Customer retention is more important than ever during these uncertain times. Businesses that are able to retain customers now, at the height of the crisis, will be in a much better position post-crisis. Knowing what to focus on can be challenging when everything has been thrown into chaos—in both your personal and professional life.
This uncertainty can set off changes in customer needs and behaviors. The key to retaining customers, right now, is to focus on activities that support your customers’ current situations and changed goals. The faster you can discover what has changed for them and what they need, the better you can implement solutions to help them get through this challenging time.
Immediate strategies to consider
This pandemic period is one of fast change. What worked last week may not work today. And it certainly is possible that it won’t work in the next 30 days.
Here are some strategies based on basic customer retention principles to help you get through this challenging time.
1) Prepare your team for shifting priorities
We all crave stability and knowing what is coming next. Unfortunately, this is currently not the case. In times of instability, the more a team can embrace the discomfort of instability and shifting priorities, the better they can weather the storm.
Strong and frequent (daily and even hourly) team communications will help your team understand the changes that are happening so quickly. The more they understand, the better they can assimilate the information and gather a sense of control in this turbulent time and feel a bit calmer and more focused.
A team that is well informed and emotionally calm will be able to better listen to the concerns of your customers and respond with appropriate solutions that will help the customer through their own upheaval, while also offering a sense of reassurance that your company understands and supports them.
More than ever, a calm team that offers the right solutions will have a greater impact on the customer experience and their perception of your brand. When emotions are heightened, as they currently are during this crisis, people will remember more clearly what they felt. If they feel good about their interactions with your company early on, during this crisis, that will carry on into the post-pandemic period.
2) Record as much as possible
When times are turbulent, priorities change. These shifts might be significant or they may be subtle. And this crisis period, more than any other time, will reveal underlying goals, values, desires and needs that may not have had the chance to surface previously.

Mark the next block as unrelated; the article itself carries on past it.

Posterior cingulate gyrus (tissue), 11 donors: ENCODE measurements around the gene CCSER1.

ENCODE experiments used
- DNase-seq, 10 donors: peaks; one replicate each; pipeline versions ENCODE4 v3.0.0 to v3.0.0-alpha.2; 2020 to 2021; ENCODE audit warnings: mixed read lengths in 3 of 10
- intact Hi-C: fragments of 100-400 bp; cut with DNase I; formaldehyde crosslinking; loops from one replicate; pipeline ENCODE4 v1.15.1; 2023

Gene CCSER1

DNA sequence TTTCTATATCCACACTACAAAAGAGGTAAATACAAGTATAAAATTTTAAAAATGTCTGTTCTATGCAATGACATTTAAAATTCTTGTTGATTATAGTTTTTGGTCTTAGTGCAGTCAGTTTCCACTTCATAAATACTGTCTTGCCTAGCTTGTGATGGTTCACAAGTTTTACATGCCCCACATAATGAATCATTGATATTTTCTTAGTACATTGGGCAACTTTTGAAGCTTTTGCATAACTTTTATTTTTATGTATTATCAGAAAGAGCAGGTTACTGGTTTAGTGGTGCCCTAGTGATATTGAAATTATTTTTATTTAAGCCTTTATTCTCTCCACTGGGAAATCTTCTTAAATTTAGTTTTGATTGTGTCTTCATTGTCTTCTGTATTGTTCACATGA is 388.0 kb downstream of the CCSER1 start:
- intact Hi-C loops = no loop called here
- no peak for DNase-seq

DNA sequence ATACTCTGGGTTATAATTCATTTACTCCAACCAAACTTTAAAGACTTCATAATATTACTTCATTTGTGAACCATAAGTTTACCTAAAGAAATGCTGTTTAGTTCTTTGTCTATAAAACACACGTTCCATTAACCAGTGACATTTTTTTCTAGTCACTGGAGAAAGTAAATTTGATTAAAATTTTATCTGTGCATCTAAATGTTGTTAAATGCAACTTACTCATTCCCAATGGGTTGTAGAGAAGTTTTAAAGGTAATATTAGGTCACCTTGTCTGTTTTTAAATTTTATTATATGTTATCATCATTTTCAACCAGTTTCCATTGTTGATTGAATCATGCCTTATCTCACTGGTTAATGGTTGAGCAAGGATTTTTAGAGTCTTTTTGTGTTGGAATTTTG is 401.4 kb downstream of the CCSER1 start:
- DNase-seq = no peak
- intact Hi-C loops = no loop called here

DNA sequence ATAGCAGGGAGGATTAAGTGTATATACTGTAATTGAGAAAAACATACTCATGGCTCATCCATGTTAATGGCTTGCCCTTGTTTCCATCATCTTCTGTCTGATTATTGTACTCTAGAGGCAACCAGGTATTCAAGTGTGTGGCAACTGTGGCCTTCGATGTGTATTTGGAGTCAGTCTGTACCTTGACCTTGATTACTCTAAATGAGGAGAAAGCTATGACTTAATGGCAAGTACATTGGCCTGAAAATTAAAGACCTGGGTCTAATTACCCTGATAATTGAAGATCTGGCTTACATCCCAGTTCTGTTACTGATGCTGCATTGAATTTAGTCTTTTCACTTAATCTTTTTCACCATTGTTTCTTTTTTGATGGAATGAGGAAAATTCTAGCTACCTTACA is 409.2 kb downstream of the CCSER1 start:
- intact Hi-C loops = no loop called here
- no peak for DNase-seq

This is what GaragePlug, an ERP for automotive garages, found in the first few weeks of the pandemic. Their customers—small, local automotive garages—began expressing a desire for a feature within the app that allows them to continue to collect revenue despite many shops closing or being open for very limited hours. This led GaragePlug to create a feature for shops to offer their customers automotive service gift cards, to be used once restrictions are relaxed.
GaragePlug’s customer support team kept hearing this recurring theme that customers wanted revenue despite the lockdown. The GaragePlug team was able to note this theme and were able to act quickly to create and implement this new feature.
Now is the time to note emerging themes from interactions with customers. These themes might include new goals, new values, new desires, and new needs. If your customer support is overwhelmed right, instead of trying to code these new themes, tag them instead with a general theme related to the crisis. Once things settle, it’s easy to gather the information labeled with that general tag to see how many of these goals, values, desires, or needs of customers still remain.
The value in quickly tagging this information now will become apparent later when new and lasting themes are discovered. These themes can then be used to inform the creation of new features or products.
3) Allow more time per customer
Your team should also take more time and listen to what your customers need and want. Given how quickly this pandemic affected our lives and in such extreme ways, your customers may not be able to articulate exactly what they need. Or, they may simply not know what they need because everything is changing so quickly.
By giving your support team permission to take more time with each customer, they can better serve those customers and offer solutions that meet their needs right now. No one knows how things will change in the next few weeks. Provide customers with solutions that work for them now and then, if needed, offer them solutions that will work for them in the future.